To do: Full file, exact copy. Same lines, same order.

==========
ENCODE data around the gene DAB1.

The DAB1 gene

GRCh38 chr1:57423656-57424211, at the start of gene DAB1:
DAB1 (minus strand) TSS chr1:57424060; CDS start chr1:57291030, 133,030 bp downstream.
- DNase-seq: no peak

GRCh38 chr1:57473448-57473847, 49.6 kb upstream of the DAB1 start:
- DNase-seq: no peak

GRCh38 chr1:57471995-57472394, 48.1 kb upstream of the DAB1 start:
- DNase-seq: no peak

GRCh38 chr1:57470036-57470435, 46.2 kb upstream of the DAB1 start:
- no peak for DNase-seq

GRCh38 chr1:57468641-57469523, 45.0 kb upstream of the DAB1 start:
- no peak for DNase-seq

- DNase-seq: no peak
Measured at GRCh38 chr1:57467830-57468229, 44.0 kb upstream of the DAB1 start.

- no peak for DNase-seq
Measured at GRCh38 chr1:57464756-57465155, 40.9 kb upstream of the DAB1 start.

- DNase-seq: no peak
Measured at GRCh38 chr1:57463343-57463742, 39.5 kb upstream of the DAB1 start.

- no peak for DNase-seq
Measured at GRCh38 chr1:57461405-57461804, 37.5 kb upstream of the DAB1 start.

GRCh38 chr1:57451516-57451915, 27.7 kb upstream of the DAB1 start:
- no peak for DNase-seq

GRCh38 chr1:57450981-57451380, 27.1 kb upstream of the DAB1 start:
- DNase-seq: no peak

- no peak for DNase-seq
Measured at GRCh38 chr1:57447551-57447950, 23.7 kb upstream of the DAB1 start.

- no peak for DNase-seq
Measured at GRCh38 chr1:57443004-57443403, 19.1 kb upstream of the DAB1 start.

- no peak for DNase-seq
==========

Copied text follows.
ENCODE data around the gene DAB1.

The DAB1 gene

GRCh38 chr1:57423656-57424211, at the start of gene DAB1:
DAB1 (minus strand) TSS chr1:57424060; CDS start chr1:57291030, 133,030 bp downstream.
- DNase-seq: no peak

GRCh38 chr1:57473448-57473847, 49.6 kb upstream of the DAB1 start:
- DNase-seq: no peak

GRCh38 chr1:57471995-57472394, 48.1 kb upstream of the DAB1 start:
- DNase-seq: no peak

GRCh38 chr1:57470036-57470435, 46.2 kb upstream of the DAB1 start:
- no peak for DNase-seq

GRCh38 chr1:57468641-57469523, 45.0 kb upstream of the DAB1 start:
- no peak for DNase-seq

- DNase-seq: no peak
Measured at GRCh38 chr1:57467830-57468229, 44.0 kb upstream of the DAB1 start.

- no peak for DNase-seq
Measured at GRCh38 chr1:57464756-57465155, 40.9 kb upstream of the DAB1 start.

- DNase-seq: no peak
Measured at GRCh38 chr1:57463343-57463742, 39.5 kb upstream of the DAB1 start.

- no peak for DNase-seq
Measured at GRCh38 chr1:57461405-57461804, 37.5 kb upstream of the DAB1 start.

GRCh38 chr1:57451516-57451915, 27.7 kb upstream of the DAB1 start:
- no peak for DNase-seq

GRCh38 chr1:57450981-57451380, 27.1 kb upstream of the DAB1 start:
- DNase-seq: no peak

- no peak for DNase-seq
Measured at GRCh38 chr1:57447551-57447950, 23.7 kb upstream of the DAB1 start.

- no peak for DNase-seq
Measured at GRCh38 chr1:57443004-57443403, 19.1 kb upstream of the DAB1 start.

- no peak for DNase-seq